A minute particle interacts with incident light by absorbing the light energy and then, as if a point light source itself, reradiating the light energy in all directions. This omnidirectional reradiation constitutes the "scattering" of the incident light. The spatial distribution of scattered light depends on the ratio of particle size to wavelength of incident light. Particles much smaller than the wavelength of incident light exhibit a fairly symmetrical scattering distribution with approximately equal amounts of light scattered both forward and backward (see Figure 1).
As particle sizes increase in relation to wavelength, light scattered from different points of the sample particle create interference patterns that are additive in the forward direction. This constructive interference results in forward-scattered light of a higher intensity than light scattered in other directions (see Figure 2 and Figure 3). In addition, smaller particles scatter shorter (blue) wavelengths more intensely while having little effect on longer (red) wavelengths. Conversely, larger particles scatter long wavelengths more readily than they scatter short wavelengths of light.
Particle shape and refractive index also affect scatter distribution and intensity. Spherical particles exhibit a larger forward-to-back scatter ratio than coiled or rod-shaped particles. The refractive index of a particle is a measure of how it redirects light passing through it from another medium such as the suspending fluid. The particle's refractive index must be different than the refractive index of the sample fluid in order for scattering to occur. As the difference between the refractive indices of suspended particle and suspending fluid increases, scattering become more intense.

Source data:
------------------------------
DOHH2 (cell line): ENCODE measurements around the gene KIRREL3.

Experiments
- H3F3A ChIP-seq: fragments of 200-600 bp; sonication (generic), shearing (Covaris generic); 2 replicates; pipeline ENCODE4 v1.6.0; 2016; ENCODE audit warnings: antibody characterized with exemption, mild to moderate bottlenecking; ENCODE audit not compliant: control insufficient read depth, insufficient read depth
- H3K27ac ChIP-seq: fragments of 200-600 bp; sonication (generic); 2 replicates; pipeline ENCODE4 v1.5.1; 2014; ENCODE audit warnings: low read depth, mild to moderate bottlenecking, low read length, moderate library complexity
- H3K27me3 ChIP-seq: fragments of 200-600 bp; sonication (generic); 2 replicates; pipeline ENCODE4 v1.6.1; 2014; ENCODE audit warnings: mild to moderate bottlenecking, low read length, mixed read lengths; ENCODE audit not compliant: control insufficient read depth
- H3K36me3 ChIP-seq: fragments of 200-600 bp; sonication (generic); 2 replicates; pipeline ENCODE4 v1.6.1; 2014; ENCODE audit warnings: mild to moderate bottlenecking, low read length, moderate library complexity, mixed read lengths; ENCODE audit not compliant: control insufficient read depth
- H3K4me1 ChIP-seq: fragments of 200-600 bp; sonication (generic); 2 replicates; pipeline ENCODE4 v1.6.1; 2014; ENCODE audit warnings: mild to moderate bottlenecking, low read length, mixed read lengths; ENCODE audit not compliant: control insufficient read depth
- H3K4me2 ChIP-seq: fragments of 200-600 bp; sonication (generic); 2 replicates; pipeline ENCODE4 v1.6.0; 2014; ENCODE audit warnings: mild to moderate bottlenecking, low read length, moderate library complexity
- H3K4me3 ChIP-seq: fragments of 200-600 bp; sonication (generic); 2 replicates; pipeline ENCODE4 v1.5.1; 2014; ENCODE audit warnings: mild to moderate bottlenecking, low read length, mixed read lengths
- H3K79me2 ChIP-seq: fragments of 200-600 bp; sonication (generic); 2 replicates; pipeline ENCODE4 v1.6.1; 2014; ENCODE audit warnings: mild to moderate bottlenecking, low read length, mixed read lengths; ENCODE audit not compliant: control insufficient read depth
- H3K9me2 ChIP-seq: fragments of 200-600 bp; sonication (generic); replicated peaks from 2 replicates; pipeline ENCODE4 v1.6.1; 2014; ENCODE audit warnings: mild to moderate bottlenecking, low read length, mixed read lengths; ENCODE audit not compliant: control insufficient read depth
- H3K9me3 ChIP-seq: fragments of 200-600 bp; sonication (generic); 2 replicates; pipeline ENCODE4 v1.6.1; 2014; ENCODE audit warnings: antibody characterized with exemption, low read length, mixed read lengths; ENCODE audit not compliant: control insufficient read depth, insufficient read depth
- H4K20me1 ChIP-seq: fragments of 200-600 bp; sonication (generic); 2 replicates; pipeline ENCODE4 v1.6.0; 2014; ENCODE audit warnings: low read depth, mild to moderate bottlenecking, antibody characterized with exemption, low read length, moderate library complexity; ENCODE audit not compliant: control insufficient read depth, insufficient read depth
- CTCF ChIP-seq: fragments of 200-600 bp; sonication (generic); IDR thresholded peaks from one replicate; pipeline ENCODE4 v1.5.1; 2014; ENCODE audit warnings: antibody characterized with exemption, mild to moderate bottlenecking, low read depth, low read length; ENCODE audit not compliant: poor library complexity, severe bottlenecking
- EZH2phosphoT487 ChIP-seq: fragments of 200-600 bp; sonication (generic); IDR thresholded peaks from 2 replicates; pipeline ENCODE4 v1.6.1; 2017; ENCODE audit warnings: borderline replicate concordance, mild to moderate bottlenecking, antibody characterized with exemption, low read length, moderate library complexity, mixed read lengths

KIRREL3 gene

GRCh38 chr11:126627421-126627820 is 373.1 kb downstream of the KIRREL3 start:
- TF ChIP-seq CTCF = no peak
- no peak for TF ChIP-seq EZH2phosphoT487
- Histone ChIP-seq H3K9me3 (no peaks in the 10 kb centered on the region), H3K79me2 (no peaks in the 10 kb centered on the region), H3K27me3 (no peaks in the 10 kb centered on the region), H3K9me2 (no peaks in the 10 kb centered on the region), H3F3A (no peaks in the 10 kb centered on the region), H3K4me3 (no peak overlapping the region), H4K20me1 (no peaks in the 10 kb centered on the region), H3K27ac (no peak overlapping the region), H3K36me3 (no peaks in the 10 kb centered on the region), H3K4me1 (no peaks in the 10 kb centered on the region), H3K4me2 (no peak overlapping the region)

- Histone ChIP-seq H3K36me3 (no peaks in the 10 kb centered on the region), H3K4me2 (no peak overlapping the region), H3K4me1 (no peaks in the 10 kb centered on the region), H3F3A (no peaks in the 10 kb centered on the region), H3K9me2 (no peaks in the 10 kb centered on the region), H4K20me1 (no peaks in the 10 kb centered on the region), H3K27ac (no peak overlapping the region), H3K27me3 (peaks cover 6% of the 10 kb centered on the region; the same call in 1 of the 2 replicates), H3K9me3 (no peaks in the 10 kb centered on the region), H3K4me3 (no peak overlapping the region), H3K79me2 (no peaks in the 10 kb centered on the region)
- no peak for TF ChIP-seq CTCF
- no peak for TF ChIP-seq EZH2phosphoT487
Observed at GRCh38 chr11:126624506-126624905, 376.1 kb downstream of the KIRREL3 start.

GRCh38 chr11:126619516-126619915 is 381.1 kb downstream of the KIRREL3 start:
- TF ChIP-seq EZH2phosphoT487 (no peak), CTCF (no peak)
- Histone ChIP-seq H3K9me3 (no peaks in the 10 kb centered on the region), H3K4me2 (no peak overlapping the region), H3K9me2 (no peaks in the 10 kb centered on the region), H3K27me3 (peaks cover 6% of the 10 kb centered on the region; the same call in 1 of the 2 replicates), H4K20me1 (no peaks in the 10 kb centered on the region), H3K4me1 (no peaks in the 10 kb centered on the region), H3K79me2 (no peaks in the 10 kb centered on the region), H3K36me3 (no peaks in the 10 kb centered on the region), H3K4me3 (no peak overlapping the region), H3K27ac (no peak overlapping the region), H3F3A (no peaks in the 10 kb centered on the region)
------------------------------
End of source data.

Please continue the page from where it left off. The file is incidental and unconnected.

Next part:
The color of suspended solids and sample fluid are significant in scattered-light detection. A colored substance absorbs light energy in certain bands of the visible spectrum, changing the character of both transmitted light and scattered light and preventing a certain portion of the scattered light from reaching the detection system.